As we begin together, I was thinking about those who are new to our school family. When you married into your husband’s or wife’s family, you learned their traditions, their ways of doing things, what made their family distinct. When you’ve been a part of a school community for a long time, it’s easy to forget what it was like to be a new family member. So, I decided to start by writing about our core values. What makes Grace, well, Grace? And, if you’ve been here a while, it’s kind of fun to celebrate what God’s done in our family. So, here we go:
The first of the Grace core values is redemptive community.
We serve a God who exists in eternal relationship. The Triune God exists, and has always existed, in community-as Father, Son, and Holy Spirit. As image-bearers of God, we are also made for community. We thrive in it; we can only function to the truest extent of who we are when we live together, work together, and do life together. God’s promises are to us, collectively. He accomplishes His purposes through all of us.
Education is an inherently relational process. It is a form of discipleship, and like all discipleship, the closer and more trusting the relationship, the more effective the educational process. At Grace, we believe that teachers must love and care for their students. When students sense that caring and concern, they respond to it and genuine learning can take place. Teachers work best, and the whole school thrives, in an environment where there are strong relationships among the adults in the school. Harvard professor Roland Barth underscores the power of strong adult relationships within the schoolhouse:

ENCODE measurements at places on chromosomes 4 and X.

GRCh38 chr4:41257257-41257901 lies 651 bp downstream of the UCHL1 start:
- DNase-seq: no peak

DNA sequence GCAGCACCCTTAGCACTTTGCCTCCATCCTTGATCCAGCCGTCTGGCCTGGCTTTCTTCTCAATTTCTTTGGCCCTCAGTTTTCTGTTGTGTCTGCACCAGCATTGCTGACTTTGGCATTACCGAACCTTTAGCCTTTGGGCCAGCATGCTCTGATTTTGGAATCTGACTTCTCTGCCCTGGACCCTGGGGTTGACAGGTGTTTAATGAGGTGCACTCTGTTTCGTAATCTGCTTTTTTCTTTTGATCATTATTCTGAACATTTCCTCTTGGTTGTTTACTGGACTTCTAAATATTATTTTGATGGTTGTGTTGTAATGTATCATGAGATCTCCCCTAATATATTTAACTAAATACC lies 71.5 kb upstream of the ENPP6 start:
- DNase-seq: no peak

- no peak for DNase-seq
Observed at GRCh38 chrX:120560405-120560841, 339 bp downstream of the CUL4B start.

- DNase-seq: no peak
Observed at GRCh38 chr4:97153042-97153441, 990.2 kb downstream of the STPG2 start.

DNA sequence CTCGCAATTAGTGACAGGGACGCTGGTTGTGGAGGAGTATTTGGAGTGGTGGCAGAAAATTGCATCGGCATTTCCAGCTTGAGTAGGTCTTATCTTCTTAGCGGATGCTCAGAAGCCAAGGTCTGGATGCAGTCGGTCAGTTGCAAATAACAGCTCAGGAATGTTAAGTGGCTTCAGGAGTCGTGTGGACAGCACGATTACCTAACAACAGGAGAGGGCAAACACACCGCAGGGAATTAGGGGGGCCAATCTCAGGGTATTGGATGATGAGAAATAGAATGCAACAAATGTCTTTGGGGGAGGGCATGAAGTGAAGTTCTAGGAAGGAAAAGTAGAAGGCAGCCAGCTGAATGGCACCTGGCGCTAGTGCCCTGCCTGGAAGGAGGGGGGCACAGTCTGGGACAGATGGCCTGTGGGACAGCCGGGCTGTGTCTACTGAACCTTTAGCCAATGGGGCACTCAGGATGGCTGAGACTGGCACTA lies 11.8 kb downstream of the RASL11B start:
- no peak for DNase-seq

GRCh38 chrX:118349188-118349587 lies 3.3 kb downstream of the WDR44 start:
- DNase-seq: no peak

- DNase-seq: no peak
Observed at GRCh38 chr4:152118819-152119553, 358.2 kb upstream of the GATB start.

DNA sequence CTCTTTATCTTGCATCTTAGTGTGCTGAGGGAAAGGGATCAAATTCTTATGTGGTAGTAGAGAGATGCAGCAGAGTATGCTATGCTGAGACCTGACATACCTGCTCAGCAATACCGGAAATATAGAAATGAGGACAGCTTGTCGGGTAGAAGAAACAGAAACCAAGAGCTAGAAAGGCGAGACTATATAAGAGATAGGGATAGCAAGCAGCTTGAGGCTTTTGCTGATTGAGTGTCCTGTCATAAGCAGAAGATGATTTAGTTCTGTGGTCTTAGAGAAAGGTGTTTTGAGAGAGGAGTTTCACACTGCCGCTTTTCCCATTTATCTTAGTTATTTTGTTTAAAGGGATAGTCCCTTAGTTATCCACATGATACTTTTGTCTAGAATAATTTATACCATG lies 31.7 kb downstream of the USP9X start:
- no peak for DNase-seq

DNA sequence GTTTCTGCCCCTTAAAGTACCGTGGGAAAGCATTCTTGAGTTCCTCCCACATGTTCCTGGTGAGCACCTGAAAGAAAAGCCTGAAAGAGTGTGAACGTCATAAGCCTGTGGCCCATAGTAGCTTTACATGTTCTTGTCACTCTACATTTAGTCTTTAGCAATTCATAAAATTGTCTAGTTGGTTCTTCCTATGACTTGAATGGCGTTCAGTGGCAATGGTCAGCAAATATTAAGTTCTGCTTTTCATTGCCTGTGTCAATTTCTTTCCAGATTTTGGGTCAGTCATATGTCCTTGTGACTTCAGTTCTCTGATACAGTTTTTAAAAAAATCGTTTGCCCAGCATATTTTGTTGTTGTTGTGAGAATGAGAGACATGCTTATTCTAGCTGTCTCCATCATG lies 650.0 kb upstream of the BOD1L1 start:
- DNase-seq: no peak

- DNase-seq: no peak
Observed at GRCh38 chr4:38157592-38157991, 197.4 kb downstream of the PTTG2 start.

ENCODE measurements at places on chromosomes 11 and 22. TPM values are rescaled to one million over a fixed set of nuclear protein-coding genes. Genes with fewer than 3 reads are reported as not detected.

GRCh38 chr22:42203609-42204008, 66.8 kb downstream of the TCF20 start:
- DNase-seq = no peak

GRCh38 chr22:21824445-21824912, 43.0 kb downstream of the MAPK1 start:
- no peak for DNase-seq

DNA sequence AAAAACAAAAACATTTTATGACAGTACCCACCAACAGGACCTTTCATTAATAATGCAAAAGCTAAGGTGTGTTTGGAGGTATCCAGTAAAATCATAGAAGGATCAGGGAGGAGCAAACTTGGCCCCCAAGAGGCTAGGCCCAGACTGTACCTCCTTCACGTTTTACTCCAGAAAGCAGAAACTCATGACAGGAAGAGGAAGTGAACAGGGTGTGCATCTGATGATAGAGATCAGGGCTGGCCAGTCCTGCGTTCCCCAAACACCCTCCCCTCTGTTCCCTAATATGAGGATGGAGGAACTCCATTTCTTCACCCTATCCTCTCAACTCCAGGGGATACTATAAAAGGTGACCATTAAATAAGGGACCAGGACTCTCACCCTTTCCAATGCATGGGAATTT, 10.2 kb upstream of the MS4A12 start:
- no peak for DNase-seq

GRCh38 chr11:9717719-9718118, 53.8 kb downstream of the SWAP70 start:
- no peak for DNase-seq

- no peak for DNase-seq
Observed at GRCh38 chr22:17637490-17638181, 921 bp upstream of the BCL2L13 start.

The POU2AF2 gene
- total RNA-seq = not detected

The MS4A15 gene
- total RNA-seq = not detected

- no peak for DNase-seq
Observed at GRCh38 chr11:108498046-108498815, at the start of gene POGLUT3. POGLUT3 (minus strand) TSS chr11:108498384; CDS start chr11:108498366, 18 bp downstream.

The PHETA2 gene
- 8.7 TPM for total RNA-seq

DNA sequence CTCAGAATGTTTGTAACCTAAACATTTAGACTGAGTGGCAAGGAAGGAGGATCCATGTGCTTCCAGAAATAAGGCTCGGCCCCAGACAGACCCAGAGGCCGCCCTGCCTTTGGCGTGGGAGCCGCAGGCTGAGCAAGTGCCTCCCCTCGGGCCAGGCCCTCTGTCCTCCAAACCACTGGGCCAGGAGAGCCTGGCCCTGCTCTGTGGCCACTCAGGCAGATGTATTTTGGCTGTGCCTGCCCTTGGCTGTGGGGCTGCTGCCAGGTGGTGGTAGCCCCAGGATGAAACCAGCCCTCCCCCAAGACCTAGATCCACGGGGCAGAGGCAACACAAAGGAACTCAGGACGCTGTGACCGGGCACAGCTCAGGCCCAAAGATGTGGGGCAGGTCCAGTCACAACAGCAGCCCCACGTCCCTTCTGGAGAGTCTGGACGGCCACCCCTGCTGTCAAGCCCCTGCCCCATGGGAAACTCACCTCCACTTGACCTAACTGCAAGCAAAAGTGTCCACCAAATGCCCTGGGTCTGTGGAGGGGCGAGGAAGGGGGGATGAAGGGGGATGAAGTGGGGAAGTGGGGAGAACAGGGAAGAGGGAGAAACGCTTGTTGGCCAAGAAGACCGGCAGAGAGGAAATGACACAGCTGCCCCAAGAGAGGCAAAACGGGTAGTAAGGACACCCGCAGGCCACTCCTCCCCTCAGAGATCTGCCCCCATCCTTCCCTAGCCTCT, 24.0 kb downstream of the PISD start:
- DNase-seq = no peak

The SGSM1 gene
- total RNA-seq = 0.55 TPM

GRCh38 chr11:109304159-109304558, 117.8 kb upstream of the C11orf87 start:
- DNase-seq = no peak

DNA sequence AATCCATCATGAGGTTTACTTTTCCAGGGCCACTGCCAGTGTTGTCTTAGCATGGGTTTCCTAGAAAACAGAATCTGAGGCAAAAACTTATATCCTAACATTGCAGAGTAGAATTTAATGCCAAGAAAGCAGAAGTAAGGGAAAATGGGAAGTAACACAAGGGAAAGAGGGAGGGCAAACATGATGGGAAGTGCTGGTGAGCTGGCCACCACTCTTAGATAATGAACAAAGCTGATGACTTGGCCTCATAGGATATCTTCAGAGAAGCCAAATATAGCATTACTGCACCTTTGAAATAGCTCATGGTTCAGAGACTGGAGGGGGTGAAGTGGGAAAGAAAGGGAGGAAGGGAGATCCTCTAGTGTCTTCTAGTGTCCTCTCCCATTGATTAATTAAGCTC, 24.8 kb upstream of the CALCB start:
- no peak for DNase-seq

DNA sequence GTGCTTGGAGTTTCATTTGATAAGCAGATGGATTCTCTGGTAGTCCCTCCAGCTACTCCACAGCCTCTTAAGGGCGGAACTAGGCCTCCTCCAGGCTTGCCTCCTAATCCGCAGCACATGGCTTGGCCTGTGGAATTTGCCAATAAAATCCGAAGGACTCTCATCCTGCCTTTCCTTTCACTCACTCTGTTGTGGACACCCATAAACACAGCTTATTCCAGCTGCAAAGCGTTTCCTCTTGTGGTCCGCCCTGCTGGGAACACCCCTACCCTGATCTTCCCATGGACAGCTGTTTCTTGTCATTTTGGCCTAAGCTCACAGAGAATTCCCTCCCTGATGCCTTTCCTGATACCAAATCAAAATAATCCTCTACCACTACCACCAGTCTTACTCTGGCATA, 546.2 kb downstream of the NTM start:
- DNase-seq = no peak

The nature of relationships among the adults within a school has a greater influence on the character and quality of that school and on student accomplishment than anything else. If the relationships between administrators, parents, and teachers are trusting, generous, helpful, and cooperative, then the relationships between teachers and students, between students and students, and between teachers and parents are likely to be trusting, generous, helpful and cooperative. If, on the other hand, relationships between administrators, parents, and teachers are fearful, competitive, suspicious, and corrosive, then these qualities will disseminate throughout the school community.
One of the distorting effects of living in a fallen, sinful world is that we sometimes have a fractured view of community, falling prey to some of the dysfunctions that Barth mentions. We become “lone wolves”, withdrawing from community altogether and doing our own thing, not getting involved in the life of the community, walled off from the rest of it. We may err on the other extreme, becoming codependent on community, looking to the praise and approval of others, whether students, our colleagues, or each other to reflect value to us, to give us a sense of sufficiency and worth. Conflicts arise, small skirmishes that fester into major battles. Daily discontent can lead to fussiness and squawking that undermines harmony and unity.
Tim Keller has said that the irony of Christian community is that God takes people who are natural enemies of each other and commands them to live together in unity. Doing so bears witness to the fact that He is a god of reconciliation and peace, a God of unity. And, so, we are called to community rooted in shalom– that really complex Hebraic concept that captures a spirit, a heart that is living in peace, justice, mercy, harmony, unity, rightness with God, and rightness with man.
Redemptive community, community that is God-glorifying and Spirit-breathed, is the catalyst, the medium through which great Christian education happens. Through which great living happens. But, it does not JUST happen. It must be fought for, prayed over, contended for, struggled with, celebrated in, reconciled with, unified together, forgiven for, repented over—it is a LOT of hard work; however, it is good, life-giving work.
Redemptive community is a core value, because you just cannot teach Jesus without it. If you are not in it (generally, or in any given moment) you may be teaching something, but it’s not Jesus. That’s all there is to it.
 Barth, R. (2006). Improving Relationships Within the Schoolhouse. Educational Leadership, 63(6), 8-13.